High expectations for Rayaldee are unwarranted. 4Kscore was over-hyped and turned out to be a big dud. Rayaldee will be more of the same. Lower your expectations, and you might be pleasantly surprised.... someday. However, I suspect that day is probably a long way off.
Cramer strikes (OUT) again! On 3/8 he rated MMP a "BUY, BUT, BUY" in response to a call-in question, and that was enough to destroy it. Cramer is THE KISS OF DEATH!
You make a particularly good point regarding not wanting to own an MLP inside a GP. That's my main reason for owning MMP and EPD rather than most other MLPs. I'd never buy anything just on the theory that Berkshire Hathaway might someday want to do a buyout, but my feelings wouldn't be hurt if Buffett thought highly enough of the company to buy it.
All it takes is lots of patience. It's easy to hold when you're getting paid to wait. It's also easy to trade when there's a well-defined range and the downside protection of a fat dividend. Once investor sentiment toward oils reverses itself, it won't be hard for BP to climb slowly to the mid/high 30's. Patience, patience, patience. Good things come to those who wait.
BP is one of those stocks that requires a lot of patience. If you're not happy with the 8% yield, then sell and look elsewhere for a better investment. BP is definitely NOT the best managed oil company out there, but 8% is still 8%. I use it to trade because the dividend provides a degree of safety. IF I collect a dividend along the way, so much the better.
BP will NOT cut the upcoming dividend. They'll cut other things first, but the dividend is sacred.
Highly doubtful, at best. The dividend is sacrosanct. The ~8% yield looks secure with management determined to maintain it. There's very little potential upside in the share price, but the dividend makes up for that. I'm a buyer at $30 and willing to be paid to wait.
I spent many years in the options business back in the 1960's, and the biggest lesson I learned was to never buy options. The business has changed radically since then, but the principle is still the same. The sellers, not the buyers, are usually the ones who make money.
KMI had the guts to take the bold step of slashing the distribution thereby increasing their chance of survival. That's why it has recovered somewhat. Debt is still a huge burden, so I'll stick with MMP and EPD exclusively. I bought both to collect the distributions and hold 'till I die. Between the two of them, I get about $32,000/yr. Not a fortune, but it keeps me fed.
EPD has a long way to go (percentage-wise) to catch up to MMP, but it's finally beginning to get some recognition on the street. MMP and EPD are still the only MLPs I'd go anywhere near. There's still a whole lot of risk in some of the other names, and I'm just not that big of a gambler. Stick with the top quality entities if you don't want to get burned. The relatively low yields are a testament to the high quality of the underlying partnerships and their managers.
I've been calling this a turn around for a few weeks now. I continue to believe the worst is over for oil and the MLPs. Most people won't recognize the reversal until it hits them right between their eyes. That's the nature of the game. I called the bottom of the overall market in January, 2009 when most people thought I had lost my mind. This isn't going to be any straight up move from here, but it looks to me as if the train has left the station. When MMP hits 80 and EPD hits 30, Cramer will be screaming BUY, BUY, BUY. Then, it's time to start thinking about selling. Cramer is THE KISS OF DEATH!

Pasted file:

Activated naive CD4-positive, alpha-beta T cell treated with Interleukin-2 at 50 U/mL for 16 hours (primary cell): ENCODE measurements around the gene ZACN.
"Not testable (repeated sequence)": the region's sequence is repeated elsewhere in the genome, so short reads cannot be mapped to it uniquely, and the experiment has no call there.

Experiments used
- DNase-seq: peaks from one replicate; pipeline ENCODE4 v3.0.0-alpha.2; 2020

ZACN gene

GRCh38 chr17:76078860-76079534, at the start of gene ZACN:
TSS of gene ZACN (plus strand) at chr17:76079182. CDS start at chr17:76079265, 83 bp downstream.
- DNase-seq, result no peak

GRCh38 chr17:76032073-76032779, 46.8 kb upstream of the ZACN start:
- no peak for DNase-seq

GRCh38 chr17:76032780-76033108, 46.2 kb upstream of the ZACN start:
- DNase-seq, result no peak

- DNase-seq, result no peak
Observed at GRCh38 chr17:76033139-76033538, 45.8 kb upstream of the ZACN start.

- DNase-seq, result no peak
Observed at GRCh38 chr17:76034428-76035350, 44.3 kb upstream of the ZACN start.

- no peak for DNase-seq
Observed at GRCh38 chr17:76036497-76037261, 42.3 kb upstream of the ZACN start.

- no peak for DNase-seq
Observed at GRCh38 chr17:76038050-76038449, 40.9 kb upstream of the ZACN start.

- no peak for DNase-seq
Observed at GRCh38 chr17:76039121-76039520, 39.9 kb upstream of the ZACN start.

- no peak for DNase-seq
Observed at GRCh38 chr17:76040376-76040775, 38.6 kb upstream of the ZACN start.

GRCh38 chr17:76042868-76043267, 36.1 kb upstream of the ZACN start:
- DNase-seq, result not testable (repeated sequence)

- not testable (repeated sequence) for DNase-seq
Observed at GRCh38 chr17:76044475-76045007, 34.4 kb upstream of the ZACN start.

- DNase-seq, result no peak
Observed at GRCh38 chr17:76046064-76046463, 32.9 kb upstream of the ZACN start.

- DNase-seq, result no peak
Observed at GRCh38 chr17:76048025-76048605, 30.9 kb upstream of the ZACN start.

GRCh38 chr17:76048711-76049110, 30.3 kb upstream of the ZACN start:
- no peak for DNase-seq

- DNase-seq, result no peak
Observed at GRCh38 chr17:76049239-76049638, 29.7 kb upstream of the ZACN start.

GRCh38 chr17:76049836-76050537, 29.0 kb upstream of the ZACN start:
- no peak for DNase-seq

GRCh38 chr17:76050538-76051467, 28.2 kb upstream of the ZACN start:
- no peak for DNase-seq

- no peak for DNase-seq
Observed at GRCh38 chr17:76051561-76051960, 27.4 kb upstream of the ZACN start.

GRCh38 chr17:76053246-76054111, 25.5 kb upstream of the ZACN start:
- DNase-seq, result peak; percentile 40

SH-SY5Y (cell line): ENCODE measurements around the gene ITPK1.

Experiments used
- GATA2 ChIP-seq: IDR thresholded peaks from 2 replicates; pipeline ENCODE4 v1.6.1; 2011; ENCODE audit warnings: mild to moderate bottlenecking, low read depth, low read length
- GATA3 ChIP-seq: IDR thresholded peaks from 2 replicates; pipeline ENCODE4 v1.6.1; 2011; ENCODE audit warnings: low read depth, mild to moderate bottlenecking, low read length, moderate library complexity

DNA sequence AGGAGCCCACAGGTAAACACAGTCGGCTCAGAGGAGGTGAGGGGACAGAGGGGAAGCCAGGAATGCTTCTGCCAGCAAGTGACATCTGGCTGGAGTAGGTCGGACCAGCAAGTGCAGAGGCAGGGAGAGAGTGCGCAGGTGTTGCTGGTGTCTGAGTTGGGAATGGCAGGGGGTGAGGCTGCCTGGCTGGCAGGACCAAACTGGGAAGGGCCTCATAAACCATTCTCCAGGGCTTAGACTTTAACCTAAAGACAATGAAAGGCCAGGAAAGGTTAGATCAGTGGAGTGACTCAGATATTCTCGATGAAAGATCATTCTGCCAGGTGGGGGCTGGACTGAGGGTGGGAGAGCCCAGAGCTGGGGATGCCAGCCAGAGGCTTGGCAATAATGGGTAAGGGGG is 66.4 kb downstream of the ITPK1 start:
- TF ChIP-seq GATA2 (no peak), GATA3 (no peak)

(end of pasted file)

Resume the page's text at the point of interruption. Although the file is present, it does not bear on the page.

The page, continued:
The run from 56 to 71 is huge and proves that investor sentiment has flipped from overwhelmingly negative to strongly positive. MMP is now above the 50- and 200-day moving averages. The consolidation between 55 and 70 has provided a terrific base from which to move higher. I'm looking for a move to around $78 (not in a straight line.) The anticipation of higher petroleum prices will precede the actual turnaround by 6 to 9 months, and unit prices are an excellent leading indicator. I recently received an advertising blurb that predicts that oil prices will soar. Titled "Middle East Oil Bomb To Blindside U.S. Investors," the author says that the Saudi's goal was to put the U.S. frackers out of business and then push oil to $150 or more. This is clearly the case, and the Saudis aren't making any secret of it. Their intention was obvious from the beginning. Oil prices may have turned around sooner than they wanted, but once a new bull market in oil starts, it will take on a life of its own.
I don't own any, but BP (yield ~8%) looks very interesting around $30-31.
Now UP $2.75 from the Dec. 31, 2015 close!!! What a difference a few weeks makes! If you're looking for $30, you'll see in the rear-view mirror. IMO, you'll see $90 before you see $30 (unless it splits, which I hope it doesn't.)
MMP is now above the highest close since early Sept, 2015. If it holds, I'd consider this a mini-breakout signal. A close above 71 is very bullish. As I've been saying, MMP continues to be the leader in the group. The relatively low yield says it all. The willingness to accept a much lower than average yield is a strong indication that the fundamentals are viewed as stronger than the rest of the group. In fact, the yield on MMP is about half of the average of the group. As the overall stock market shows signs of topping out, the MLP group may become a "safe-haven" of sorts based on its over-sold valuation. $78 is a very realistic price target from here, IMO.
$70 is a critical area that MMP needs to break through to get out of the current trading range. It's beginning to look as if the negative sentiment toward the MLP group is abating as oil looks for a bottom.